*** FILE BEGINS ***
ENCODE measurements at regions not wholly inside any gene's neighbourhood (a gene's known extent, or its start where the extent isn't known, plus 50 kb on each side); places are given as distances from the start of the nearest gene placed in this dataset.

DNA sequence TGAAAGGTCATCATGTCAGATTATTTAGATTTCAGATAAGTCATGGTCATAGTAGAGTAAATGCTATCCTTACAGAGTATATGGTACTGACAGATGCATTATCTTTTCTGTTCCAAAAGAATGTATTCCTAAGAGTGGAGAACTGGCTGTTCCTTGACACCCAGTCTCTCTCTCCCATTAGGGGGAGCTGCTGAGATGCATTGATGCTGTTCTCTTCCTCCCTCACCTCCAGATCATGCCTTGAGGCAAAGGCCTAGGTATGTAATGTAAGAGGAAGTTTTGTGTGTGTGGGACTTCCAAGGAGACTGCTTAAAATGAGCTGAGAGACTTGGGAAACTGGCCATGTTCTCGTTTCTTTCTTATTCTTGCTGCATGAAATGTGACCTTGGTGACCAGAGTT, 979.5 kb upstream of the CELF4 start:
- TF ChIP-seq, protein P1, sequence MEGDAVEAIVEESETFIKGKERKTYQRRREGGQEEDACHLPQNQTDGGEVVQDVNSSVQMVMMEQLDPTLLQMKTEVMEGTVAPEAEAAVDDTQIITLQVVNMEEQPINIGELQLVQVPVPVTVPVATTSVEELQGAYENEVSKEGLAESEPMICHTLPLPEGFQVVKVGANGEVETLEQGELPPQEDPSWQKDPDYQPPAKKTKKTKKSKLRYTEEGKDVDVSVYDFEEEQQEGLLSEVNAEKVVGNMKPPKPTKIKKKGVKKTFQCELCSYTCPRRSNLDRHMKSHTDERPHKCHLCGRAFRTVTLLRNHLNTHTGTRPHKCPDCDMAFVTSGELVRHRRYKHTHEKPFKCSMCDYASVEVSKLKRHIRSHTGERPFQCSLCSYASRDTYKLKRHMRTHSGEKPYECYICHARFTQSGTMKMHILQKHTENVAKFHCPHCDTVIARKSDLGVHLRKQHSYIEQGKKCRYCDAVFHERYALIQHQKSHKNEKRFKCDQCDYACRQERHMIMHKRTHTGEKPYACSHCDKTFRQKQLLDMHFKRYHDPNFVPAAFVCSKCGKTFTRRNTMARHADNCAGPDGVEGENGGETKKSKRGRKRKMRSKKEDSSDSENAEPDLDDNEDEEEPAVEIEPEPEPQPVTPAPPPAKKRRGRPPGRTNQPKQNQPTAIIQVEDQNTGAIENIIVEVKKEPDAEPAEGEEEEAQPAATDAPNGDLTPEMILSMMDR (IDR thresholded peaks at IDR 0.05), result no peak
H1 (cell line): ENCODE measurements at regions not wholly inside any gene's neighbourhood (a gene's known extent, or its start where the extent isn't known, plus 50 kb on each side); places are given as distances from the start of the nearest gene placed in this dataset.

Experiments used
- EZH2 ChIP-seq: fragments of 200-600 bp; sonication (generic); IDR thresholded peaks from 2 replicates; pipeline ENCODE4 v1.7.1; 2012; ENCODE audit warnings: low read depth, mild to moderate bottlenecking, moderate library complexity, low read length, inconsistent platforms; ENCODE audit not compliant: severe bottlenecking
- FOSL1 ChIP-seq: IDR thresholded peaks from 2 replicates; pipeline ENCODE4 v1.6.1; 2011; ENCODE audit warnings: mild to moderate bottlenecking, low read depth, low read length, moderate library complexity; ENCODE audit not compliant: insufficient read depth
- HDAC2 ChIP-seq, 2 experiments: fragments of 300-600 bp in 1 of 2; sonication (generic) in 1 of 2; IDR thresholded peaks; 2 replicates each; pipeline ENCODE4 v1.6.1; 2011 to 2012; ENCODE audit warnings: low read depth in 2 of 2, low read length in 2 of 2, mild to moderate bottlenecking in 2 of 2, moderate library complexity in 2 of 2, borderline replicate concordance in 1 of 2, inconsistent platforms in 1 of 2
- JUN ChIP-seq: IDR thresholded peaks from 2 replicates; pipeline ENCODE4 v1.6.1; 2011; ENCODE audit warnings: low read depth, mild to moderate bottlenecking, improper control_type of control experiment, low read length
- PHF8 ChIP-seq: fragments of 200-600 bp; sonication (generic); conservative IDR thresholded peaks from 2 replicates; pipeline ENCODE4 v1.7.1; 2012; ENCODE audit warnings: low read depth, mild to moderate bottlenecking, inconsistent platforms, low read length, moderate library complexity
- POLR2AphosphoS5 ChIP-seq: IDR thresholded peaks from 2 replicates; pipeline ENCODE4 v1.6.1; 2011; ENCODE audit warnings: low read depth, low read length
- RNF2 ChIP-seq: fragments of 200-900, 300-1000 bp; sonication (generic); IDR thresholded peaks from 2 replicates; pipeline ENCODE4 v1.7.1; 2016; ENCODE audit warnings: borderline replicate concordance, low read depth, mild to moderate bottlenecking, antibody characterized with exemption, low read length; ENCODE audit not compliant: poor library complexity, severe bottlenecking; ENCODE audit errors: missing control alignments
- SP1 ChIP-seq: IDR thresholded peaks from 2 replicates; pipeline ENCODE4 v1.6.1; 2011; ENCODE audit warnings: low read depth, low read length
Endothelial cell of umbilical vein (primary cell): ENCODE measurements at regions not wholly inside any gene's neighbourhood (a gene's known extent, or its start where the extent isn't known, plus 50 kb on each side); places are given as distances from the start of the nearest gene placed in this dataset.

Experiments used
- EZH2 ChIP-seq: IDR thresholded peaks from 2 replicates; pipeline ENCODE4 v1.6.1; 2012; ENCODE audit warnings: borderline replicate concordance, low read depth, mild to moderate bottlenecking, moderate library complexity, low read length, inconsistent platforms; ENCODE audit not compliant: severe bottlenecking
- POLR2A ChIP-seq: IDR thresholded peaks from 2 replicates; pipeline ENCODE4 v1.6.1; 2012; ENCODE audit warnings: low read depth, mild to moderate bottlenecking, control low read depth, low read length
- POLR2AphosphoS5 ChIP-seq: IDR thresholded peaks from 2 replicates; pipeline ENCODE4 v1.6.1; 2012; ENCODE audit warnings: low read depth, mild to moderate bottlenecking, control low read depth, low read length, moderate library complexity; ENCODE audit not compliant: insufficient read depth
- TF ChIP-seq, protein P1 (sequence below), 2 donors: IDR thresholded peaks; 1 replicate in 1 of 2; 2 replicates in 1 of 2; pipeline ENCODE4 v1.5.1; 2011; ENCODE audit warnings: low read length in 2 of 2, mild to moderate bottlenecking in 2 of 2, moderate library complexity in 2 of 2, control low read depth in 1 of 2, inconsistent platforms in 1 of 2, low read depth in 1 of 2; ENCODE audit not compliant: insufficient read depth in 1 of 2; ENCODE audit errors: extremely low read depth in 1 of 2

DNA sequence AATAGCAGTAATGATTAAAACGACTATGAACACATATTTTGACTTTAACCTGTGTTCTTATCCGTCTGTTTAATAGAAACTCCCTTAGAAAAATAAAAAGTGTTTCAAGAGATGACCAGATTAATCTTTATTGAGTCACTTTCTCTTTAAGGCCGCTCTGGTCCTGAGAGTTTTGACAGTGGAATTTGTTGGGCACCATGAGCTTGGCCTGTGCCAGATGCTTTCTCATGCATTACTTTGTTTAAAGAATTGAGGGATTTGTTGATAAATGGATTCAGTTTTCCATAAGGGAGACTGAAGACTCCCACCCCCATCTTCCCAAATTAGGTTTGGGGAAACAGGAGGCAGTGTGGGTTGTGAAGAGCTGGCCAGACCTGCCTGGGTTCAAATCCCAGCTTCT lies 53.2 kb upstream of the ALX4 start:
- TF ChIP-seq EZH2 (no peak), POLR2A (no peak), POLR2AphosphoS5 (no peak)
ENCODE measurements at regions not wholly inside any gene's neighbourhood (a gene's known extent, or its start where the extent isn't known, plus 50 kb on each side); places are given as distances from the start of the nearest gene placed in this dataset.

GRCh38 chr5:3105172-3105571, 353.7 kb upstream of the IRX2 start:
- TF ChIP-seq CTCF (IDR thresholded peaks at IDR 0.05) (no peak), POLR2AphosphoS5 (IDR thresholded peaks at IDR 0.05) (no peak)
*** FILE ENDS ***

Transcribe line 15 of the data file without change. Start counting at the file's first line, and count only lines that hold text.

Experiments used